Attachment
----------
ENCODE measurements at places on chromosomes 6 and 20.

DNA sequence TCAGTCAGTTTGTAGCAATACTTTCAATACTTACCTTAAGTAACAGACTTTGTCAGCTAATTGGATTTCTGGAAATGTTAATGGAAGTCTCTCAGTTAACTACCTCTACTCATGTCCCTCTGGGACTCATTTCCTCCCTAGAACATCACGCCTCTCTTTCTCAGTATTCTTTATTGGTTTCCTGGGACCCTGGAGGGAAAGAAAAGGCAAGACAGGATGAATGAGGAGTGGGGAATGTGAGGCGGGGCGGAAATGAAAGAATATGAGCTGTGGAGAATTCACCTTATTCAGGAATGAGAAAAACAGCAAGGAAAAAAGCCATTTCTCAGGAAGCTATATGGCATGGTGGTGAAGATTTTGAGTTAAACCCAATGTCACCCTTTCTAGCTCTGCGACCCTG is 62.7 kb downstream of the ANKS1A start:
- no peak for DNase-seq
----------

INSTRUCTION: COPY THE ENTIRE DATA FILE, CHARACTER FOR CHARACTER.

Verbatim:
ENCODE measurements at places on chromosomes 6 and 20.

DNA sequence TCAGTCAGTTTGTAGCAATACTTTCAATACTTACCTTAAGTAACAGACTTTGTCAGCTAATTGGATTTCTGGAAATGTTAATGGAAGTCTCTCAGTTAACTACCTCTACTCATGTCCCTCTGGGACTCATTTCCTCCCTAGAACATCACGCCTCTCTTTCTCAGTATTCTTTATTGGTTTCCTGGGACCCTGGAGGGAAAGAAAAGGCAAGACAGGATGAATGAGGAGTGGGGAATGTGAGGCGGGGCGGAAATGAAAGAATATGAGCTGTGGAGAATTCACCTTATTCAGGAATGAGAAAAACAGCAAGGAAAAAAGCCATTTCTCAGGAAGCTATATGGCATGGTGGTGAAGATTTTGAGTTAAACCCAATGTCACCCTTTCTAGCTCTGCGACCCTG is 62.7 kb downstream of the ANKS1A start:
- no peak for DNase-seq